In a related study using data from TCGA, John Quackenbush, PhD, Camila Lopes-Ramos, PhD, and colleagues compared clinical and genomic data from male- and female-derived colon cancer tumors. The researchers found that autosomal gene expression was not significantly different between male and female samples. However, after constructing gene regulatory networks and performing differential targeting analysis, they discovered that 21 genes were differentially regulated between the male and female tumors. Furthermore, the authors found that the regulation of genes involved in drug metabolism was more pronounced in female tumors. Unlike in men, women treated with adjuvant chemotherapy had better overall survival if their tumors had stronger regulation of the drug metabolism pathway.

“Our results provide a novel insight into regulatory mechanisms that mediate sex-linked differences in colon cancer,” said Dr. Quackenbush, Chair of the Department of Biostatistics at the Harvard T.H. Chan School of Public Health. “In addition to identifying genes that are differentially regulated between males and females, we were able to associate patterns of differential gene regulation with clinical outcome.”

Even though the authors controlled for confounding effects, Dr. Quackenbush noted that the data may not fully account for cellular or clinical heterogeneity and patients’ risk factor profiles.

Commentary

In a commentary accompanying the publication of these two studies, Arthur Arnold, PhD, of the University of California, Los Angeles, and Christine Disteche, PhD, of the University of Washington, provided a brief description of the evolution of X and Y chromosomes and X chromosome inactivation, and the role these processes may play in the development of cancers. The authors posit that the disruption of specific gene pathways—which are more sensitive to the unequal effects of sex chromosomes—may elicit sex-biased cellular responses, which can influence cancer incidence and progression. They note that the two studies highlighted here offer additional insight into the underlying sexual inequality of the genome, which may lead to cancer, and provide further data pertaining to sex-linked differences in diseases beyond cancers of the reproductive organs.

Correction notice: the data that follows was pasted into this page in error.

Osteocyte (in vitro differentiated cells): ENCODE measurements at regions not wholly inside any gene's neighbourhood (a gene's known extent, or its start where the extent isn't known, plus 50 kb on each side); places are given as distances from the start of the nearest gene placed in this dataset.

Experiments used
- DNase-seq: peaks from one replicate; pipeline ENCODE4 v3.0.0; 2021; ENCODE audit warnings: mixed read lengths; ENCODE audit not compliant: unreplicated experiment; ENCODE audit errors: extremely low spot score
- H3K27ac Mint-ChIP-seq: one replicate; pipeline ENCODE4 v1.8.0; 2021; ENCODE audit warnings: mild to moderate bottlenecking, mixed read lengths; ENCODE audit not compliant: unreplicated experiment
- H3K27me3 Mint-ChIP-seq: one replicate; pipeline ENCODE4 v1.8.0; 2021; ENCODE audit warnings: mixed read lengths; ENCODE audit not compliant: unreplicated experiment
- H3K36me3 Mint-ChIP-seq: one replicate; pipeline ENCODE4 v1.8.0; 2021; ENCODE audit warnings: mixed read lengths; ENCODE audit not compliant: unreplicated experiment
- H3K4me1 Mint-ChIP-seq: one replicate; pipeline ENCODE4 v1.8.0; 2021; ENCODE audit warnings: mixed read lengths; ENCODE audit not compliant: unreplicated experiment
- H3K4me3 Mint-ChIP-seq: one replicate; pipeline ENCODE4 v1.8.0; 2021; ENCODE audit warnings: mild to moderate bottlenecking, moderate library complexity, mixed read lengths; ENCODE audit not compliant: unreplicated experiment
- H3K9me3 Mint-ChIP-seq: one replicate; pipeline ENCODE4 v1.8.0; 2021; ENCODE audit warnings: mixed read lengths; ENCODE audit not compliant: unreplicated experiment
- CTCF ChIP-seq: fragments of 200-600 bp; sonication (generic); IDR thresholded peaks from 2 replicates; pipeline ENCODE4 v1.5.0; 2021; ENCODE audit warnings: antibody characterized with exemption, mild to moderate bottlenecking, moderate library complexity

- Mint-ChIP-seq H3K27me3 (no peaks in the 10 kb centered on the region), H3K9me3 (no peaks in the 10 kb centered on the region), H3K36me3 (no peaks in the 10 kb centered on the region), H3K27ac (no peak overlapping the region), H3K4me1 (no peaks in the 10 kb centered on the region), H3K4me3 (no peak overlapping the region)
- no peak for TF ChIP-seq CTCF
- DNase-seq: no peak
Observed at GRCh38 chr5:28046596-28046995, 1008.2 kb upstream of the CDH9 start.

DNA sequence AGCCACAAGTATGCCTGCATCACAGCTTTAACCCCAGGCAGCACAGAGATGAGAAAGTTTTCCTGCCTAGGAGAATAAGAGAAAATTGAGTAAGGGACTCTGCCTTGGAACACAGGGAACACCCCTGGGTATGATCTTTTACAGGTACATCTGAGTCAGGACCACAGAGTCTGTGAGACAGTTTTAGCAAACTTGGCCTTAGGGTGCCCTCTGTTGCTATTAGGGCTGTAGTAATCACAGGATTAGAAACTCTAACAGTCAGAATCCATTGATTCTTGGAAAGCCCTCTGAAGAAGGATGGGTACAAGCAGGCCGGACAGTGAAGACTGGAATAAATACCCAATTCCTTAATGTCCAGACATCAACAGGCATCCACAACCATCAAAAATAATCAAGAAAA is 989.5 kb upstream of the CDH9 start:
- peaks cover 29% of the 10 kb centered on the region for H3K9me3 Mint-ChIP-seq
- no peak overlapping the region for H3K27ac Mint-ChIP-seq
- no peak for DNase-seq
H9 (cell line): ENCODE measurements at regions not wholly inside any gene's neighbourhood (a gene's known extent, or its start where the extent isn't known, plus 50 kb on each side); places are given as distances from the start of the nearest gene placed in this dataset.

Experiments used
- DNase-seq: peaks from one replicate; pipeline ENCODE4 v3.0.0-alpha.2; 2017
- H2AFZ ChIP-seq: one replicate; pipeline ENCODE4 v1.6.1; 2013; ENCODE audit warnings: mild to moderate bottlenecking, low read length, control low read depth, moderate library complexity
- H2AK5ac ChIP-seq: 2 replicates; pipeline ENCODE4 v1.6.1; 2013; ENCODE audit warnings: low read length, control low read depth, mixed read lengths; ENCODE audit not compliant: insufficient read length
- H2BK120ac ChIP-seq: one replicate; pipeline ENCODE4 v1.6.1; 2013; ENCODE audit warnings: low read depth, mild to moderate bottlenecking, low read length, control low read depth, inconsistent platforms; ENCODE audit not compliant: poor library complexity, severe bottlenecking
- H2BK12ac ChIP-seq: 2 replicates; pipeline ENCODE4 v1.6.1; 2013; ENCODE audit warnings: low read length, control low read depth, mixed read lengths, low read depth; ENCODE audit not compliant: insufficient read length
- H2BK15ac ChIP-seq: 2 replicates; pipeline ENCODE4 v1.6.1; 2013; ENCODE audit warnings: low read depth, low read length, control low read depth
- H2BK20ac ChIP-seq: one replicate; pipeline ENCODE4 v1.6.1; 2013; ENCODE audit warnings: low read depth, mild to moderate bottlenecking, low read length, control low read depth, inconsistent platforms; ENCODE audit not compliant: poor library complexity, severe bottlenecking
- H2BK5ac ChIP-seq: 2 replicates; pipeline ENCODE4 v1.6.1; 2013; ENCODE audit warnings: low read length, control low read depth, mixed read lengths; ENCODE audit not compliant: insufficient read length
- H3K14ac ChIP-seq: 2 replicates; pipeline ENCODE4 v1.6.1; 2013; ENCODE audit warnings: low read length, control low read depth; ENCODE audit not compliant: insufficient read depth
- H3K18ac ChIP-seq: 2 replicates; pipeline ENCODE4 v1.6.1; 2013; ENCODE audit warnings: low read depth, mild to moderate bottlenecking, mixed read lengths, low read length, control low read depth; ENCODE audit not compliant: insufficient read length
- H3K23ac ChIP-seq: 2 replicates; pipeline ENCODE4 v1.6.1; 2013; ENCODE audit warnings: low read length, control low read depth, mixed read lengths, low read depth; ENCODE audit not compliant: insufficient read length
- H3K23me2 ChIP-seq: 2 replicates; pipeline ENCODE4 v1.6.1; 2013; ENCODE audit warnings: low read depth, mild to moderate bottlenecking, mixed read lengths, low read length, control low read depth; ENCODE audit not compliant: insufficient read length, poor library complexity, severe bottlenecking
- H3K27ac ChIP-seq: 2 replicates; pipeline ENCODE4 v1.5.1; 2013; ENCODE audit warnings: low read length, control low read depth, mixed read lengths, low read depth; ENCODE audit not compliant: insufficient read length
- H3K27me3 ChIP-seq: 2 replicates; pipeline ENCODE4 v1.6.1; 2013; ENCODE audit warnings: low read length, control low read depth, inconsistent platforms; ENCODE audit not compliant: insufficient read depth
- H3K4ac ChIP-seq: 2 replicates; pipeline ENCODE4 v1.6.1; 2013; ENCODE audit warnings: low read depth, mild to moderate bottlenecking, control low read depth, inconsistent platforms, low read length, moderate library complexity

“If we are going to understand these diverse cancers, it becomes critical to figure out the reasons for the sex differences,” the authors stated in the commentary. “That will help optimize treatments in both sexes, and uncover possible sex-biased protective or harmful factors that might suggest new therapeutic strategies. Although some sex differences obviously stem from highly gendered human environments, which expose males and females differently to disease risks, we can also search for fundamental biological sex differences within cells that tilt the odds for tumor growth.”

For full study support listings and author disclosures, please refer to the abstracts.

The content in this post has not been reviewed by the American Society of Clinical Oncology, Inc. (ASCO®) and does not necessarily reflect the ideas and opinions of ASCO®.